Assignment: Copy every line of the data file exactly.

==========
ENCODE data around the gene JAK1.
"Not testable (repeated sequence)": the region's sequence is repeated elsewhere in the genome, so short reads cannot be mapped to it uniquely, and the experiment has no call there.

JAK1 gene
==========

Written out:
ENCODE data around the gene JAK1.
"Not testable (repeated sequence)": the region's sequence is repeated elsewhere in the genome, so short reads cannot be mapped to it uniquely, and the experiment has no call there.

JAK1 gene